While this urban fantasy series isn’t Japanese per se, it’s full of realistic martial arts action. I love this series because of the unique mixture of concepts, and the well-imagined and likeable characters, even the bad guys. Jane Yellowrock is a shotgun-toting, motorbike riding, kick ass woman. She’s also a Cherokee Skinwalker (shapeshifter) and a security professional who works for vampire organizations to hunt down and kill their rogues; those who can't control themselves from biting humans. The books are set in modern New Orleans, which is quite an interesting location for me. I just don’t think you can get a better or weirder combination of ideas: Cherokee mythology and vampires. It may sound like a weird concept, but there are 13 books in the series. It works. 

By Faith Hunter,

Why should I read it?

4 authors picked Skinwalker as one of their favorite books, and they share why you should read it.

What is this book about?

Meet shapeshifting skinwalker Jane Yellowrock in the first novel in the New York Times bestselling series that captures “the essence of urban fantasy” (SF Site).

Jane Yellowrock is the last of her kind—a skinwalker of Cherokee descent who can turn into any creature she desires and hunts vampires for a living. But now she’s been hired by Katherine Fontaneau, one of the oldest vampires in New Orleans and the madam of Katies’s Ladies, to hunt a powerful rogue vampire who’s killing other vamps.

Amidst a bordello full of real “ladies of the night,” and a hot Cajun biker with a…

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The Blighted Mission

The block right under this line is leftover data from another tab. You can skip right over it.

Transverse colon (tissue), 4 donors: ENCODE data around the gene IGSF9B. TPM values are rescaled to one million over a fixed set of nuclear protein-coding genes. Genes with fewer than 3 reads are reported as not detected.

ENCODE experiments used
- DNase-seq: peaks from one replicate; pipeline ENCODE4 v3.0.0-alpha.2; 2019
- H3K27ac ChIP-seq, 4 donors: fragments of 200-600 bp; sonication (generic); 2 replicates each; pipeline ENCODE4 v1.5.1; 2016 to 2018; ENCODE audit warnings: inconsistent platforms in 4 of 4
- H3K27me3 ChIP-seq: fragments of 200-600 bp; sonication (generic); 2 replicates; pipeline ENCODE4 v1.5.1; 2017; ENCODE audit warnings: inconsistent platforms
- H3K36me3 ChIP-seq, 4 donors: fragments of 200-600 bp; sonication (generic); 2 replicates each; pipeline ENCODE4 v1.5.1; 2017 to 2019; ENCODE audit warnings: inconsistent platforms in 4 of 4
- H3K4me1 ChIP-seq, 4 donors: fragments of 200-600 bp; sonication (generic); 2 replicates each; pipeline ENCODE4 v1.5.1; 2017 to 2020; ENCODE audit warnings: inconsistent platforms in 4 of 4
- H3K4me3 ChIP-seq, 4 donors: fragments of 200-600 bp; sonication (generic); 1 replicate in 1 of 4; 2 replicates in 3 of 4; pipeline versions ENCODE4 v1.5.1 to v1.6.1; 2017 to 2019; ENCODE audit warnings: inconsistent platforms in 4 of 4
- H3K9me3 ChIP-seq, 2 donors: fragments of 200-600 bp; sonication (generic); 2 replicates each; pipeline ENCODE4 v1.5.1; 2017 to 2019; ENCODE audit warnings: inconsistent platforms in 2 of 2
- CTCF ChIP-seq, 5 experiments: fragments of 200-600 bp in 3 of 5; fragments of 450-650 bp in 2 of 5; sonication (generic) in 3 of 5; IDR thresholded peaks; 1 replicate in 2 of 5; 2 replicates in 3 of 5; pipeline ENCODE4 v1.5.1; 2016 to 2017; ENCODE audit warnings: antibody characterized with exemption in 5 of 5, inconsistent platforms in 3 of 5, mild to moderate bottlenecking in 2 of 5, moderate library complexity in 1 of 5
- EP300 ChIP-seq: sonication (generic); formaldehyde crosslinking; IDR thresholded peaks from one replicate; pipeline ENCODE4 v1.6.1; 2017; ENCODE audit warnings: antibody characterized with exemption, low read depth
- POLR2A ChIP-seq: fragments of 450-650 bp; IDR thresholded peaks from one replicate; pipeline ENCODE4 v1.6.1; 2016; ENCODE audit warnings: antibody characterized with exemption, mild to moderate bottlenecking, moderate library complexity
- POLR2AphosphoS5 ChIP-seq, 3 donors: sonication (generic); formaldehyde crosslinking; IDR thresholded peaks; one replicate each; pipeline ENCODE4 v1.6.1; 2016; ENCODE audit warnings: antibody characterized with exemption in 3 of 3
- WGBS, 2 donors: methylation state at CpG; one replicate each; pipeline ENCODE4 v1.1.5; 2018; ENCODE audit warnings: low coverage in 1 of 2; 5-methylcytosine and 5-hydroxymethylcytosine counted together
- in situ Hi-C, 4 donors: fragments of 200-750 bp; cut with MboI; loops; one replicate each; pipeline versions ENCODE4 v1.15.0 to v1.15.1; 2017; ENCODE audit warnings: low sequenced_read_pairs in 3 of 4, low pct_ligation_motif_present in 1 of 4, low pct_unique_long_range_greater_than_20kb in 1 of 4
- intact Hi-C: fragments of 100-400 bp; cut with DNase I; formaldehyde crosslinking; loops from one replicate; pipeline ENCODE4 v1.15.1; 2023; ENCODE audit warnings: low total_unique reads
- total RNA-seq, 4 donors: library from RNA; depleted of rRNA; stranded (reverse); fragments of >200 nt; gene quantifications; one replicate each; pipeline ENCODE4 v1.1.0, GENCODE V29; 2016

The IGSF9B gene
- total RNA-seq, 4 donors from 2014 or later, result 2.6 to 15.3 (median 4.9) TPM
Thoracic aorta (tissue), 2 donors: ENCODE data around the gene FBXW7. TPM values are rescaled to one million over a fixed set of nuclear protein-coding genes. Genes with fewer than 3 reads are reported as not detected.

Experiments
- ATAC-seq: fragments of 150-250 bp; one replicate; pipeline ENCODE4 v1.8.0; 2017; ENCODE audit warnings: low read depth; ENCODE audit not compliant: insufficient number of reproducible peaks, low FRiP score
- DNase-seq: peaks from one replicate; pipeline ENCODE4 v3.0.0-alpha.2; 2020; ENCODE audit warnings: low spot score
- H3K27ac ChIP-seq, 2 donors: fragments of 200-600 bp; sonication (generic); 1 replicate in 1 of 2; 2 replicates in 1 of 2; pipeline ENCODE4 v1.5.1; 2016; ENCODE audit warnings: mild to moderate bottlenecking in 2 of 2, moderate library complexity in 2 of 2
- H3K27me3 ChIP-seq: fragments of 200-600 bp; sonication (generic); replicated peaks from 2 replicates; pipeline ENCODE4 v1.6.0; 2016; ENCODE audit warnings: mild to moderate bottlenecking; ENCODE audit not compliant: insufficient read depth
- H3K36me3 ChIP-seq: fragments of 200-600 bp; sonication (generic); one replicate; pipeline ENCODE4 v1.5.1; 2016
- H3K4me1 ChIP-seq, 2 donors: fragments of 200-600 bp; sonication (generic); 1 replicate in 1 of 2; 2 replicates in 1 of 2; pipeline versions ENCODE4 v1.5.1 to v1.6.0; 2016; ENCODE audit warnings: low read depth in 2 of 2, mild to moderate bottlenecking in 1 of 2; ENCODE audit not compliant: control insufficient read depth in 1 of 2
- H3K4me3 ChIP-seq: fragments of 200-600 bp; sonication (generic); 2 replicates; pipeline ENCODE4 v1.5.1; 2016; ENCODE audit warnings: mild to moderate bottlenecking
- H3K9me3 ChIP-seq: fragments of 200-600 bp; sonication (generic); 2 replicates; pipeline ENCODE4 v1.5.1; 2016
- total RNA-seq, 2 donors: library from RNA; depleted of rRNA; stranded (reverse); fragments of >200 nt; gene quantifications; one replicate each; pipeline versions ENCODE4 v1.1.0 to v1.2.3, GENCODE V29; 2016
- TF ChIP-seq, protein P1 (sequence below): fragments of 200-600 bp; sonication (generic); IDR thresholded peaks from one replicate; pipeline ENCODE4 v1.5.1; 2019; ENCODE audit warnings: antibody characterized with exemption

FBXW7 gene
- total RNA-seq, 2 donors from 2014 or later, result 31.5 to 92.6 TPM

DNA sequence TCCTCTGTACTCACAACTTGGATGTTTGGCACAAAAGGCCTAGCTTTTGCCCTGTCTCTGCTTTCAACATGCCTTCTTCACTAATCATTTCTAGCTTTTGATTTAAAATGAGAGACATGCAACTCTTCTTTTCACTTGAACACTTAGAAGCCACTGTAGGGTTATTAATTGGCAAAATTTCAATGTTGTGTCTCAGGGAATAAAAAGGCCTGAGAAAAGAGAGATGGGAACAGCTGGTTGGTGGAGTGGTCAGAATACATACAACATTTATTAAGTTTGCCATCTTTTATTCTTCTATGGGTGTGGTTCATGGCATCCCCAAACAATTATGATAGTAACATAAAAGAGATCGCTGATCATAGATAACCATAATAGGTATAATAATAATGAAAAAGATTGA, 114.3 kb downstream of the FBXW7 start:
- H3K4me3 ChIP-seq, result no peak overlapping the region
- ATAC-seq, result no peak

By E. Chris Ambrose,

Book cover of The Blighted Mission

E. Chris Ambrose Author Of The Mongol's Coffin

New book alert!

Who am I?

As an art school drop-out who'd been majoring in sculpture, I'm fascinated by material culture—artifacts created by early peoples that reveal their cultural values. Often, the relics and sites that engage both archaeologists and readers suggest unexpected depths of knowledge that show human ingenuity through the ages. I strive to incorporate the details of an artifact or monument's creation into the clues and descriptions in my work, hopefully illuminating a little-known historical realm, if only by torchlight as the adventure unfolds. The fact that I get to explore so many exotic locations, in research if not in person, is a definite plus!

E. Chris' book list on weaving adventure and history

What is my book about?

Disgraced British anthropologist Nigel Rowe hopes his YouTube adventure channel will be just the treat to redeem him, but vengeful treasure hunters have other plans! Seeking a legendary Jesuit mission in Baja, Nigel saves his producer’s life when the man takes a bullet meant for him. 

When an ex-Marine strolls up for a bodyguard interview, and dresses him down for his lax security, she might be precisely what he needs, or the last face he'll ever see. They plunge into the desert in search of fame, fortune and viral footage. Will he survive long enough to work out who's after him or meet a sticky end in the mountains of Mexico? All he can hope is that his new partner's doesn’t pull the trigger herself.

The Blighted Mission

By E. Chris Ambrose,

What is this book about?

A disgraced British anthropologist hopes his YouTube adventure channel will redeem him, but vengeful treasure hunters have other plans.

From the author of the internationally best-selling Bone Guard archaeological adventures!

On the trail of a legendary Jesuit mission in Baja—and the treasure it may contain—Nigel Rowe leaps into action to save the life of his producer when the man takes a bullet meant for Nigel. Alas, the list of those who might wish him dead spans the globe and ranges from American treasure hunters to Russian mobsters to his own dear brother, with their mother's consent if not her explicit…